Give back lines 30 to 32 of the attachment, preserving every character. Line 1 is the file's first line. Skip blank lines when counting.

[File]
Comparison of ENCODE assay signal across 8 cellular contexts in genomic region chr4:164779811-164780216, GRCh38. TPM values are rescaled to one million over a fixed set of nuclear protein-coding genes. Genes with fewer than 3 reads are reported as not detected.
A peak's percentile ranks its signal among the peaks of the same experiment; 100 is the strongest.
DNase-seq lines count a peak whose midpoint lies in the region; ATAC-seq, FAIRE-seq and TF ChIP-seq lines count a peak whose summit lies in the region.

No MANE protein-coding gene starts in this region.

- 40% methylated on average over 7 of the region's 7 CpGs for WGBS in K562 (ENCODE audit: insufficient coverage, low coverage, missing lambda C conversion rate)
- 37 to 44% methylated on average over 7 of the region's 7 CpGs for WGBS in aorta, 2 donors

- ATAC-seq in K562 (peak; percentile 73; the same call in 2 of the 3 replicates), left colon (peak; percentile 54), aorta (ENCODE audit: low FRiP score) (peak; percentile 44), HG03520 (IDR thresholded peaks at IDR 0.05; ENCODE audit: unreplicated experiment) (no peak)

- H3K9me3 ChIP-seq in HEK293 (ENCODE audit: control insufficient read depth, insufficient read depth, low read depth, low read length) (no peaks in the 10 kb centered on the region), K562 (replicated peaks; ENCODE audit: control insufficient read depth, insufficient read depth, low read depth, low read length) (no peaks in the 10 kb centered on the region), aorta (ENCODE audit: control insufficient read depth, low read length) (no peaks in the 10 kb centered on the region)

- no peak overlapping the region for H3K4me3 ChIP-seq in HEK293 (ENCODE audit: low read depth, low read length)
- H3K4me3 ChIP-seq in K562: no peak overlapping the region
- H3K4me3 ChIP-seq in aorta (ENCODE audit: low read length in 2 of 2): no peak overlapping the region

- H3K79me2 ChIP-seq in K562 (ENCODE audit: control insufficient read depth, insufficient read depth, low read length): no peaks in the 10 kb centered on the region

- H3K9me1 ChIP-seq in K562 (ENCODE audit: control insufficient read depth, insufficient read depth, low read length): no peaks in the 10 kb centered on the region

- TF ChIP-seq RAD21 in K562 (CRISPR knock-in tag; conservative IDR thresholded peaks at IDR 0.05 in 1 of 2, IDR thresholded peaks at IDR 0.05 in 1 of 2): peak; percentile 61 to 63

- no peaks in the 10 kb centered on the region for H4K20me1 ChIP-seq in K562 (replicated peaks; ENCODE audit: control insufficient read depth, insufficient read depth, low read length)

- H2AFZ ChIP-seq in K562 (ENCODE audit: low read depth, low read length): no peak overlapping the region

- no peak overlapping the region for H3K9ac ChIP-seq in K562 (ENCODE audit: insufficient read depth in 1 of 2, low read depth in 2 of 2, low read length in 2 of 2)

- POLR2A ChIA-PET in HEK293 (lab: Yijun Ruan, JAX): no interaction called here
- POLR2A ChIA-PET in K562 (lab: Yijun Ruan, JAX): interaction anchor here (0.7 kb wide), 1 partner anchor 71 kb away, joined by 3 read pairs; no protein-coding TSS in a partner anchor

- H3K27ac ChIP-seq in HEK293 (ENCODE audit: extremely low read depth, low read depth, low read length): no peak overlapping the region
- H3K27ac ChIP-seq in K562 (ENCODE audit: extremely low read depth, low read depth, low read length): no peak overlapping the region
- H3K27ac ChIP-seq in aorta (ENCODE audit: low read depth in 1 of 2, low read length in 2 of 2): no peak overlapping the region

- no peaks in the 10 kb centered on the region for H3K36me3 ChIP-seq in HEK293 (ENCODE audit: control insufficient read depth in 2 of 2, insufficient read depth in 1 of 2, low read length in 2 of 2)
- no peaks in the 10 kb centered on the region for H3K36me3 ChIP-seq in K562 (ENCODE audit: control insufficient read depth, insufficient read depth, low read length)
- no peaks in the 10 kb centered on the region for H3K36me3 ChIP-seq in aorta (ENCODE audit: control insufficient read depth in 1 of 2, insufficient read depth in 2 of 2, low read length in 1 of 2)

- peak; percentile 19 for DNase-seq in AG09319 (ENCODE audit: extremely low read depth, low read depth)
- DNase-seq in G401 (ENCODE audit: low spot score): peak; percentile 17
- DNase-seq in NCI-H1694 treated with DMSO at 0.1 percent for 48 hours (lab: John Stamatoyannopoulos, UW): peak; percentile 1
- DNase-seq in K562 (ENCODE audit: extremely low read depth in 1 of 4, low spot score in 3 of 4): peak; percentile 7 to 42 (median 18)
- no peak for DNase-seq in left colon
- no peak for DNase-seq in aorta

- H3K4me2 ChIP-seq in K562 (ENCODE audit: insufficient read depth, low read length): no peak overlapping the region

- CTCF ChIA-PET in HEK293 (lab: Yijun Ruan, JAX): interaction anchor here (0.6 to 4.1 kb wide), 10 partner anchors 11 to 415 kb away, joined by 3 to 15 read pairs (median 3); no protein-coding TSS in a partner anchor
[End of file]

- no peak for DNase-seq in left colon
- no peak for DNase-seq in aorta

- H3K4me2 ChIP-seq in K562 (ENCODE audit: insufficient read depth, low read length): no peak overlapping the region